The imperfect execution of the brain of mathematically optimal perception.


The imperfect execution of the brain of mathematically optimal perception.

A Bayesian brain with imperfections. Credit: Designed by Elina Stengård

Human perception is based on mathematically optimal principles, but the brain implements these principles imperfectly, suggests new research by Elina Stengård and Ronald van den Berg of the University of Uppsala, Sweden. They present their findings in PLOS computational biology.

The human brain uses inaccurate sensory inputs to determine the truths about the surrounding environment. Previous research has suggested that human perception is "Bayesian", which means that the brain explains the uncertainty of sensory observations in a mathematically optimal way. However, some of those studies have been mathematically criticized, and other research suggests that the brain is intrinsically inaccurate at the neural level.

To address these concerns, Van den Berg and Stengård presented 30 volunteers with a series of perception tests. These tests involved identifying if the ellipse shapes that appeared on a screen tilted to the right or to the left from the vertical. Different tests incorporated the sensory uncertainty in different ways, such as varying degrees of elongation of the ellipse shape, distractions in the form of nearby ellipses, and a brief display time of the ellipse on the screen.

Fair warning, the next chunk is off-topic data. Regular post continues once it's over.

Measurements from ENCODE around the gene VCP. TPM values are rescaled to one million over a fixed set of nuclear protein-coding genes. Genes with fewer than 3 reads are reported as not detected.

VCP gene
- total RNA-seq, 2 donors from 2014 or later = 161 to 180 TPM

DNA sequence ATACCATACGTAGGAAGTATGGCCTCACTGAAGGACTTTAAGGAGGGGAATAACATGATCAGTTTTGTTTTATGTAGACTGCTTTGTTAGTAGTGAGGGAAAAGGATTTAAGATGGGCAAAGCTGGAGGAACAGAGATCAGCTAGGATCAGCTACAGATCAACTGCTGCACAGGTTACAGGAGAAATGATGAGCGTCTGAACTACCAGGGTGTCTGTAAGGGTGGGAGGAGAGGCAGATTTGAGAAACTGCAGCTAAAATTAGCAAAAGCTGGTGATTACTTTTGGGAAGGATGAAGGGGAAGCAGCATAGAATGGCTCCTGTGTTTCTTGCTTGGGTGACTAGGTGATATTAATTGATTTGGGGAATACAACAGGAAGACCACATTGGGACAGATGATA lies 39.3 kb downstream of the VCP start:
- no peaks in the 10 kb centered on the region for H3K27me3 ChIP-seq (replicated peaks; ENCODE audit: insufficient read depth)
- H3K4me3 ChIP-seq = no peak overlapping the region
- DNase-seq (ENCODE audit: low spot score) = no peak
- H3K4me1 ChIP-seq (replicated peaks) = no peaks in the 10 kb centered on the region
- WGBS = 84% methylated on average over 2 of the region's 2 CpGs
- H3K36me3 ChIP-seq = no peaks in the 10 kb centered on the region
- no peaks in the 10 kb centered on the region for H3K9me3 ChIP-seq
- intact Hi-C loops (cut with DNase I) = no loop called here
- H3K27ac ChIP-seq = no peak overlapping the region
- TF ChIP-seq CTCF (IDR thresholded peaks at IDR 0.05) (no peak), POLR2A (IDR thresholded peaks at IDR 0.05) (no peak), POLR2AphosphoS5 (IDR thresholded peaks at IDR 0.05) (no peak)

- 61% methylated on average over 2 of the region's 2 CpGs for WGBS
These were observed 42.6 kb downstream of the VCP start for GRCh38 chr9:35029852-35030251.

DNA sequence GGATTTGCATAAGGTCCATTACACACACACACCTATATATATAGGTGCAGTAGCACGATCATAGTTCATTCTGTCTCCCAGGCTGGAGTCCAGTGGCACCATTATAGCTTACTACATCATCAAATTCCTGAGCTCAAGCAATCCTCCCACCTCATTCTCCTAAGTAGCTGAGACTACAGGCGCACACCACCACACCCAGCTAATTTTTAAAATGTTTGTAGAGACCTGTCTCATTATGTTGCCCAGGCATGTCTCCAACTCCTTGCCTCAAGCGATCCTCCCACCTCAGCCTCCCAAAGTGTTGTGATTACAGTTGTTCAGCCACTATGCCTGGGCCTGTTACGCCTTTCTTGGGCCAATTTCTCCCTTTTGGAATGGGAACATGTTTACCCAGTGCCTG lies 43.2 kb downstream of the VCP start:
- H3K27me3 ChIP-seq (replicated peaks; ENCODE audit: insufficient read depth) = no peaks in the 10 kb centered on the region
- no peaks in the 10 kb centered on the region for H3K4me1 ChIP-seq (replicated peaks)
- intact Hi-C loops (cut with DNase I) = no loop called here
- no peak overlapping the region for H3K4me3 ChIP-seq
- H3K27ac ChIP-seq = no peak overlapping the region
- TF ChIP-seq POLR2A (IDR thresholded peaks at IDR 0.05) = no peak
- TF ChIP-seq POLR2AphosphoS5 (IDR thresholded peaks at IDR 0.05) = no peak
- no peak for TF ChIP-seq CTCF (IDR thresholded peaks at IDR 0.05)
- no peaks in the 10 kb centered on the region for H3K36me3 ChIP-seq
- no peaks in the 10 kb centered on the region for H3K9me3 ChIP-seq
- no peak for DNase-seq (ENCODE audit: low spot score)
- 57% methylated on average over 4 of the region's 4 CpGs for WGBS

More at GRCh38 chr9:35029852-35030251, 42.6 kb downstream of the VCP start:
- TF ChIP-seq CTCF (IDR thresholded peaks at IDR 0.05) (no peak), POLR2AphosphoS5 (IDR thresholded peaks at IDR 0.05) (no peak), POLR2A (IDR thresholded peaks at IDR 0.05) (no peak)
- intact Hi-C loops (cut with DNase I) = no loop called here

The researchers then badyzed their results against a series of different mathematical models. They found that the data is better explained by a model that is Bayesian in its core, but is also subject to imperfections. This model surpbaded both an optimal Bayesian model and all the non-Bayesian models that were tested.

"Our results suggest that human perception is marked in optimal strategies, although the brain's execution of these strategies seems to be imperfect," says Van den Berg. "This new concept provides a theoretical middle ground between the seemingly opposite literatures of optimal models and heuristic models."

Additional research is needed to identify the causes of the apparent imperfections in the decision-making process during the perception tests of the ellipse. Future research could also test whether the imperfect Bayesian model can explain human behavior in other types of perception tests and higher level cognitive decision-making tasks.

Self-consistency influences how we make decisions.

More information:
Elina Stengård et al, Bayesian imperfect inference in visual perception, PLOS computational biology (2019). DOI: 10.1371 / journal.pcbi.1006465

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The imperfect execution of the brain of mathematically optimal perception (2019, April 18)
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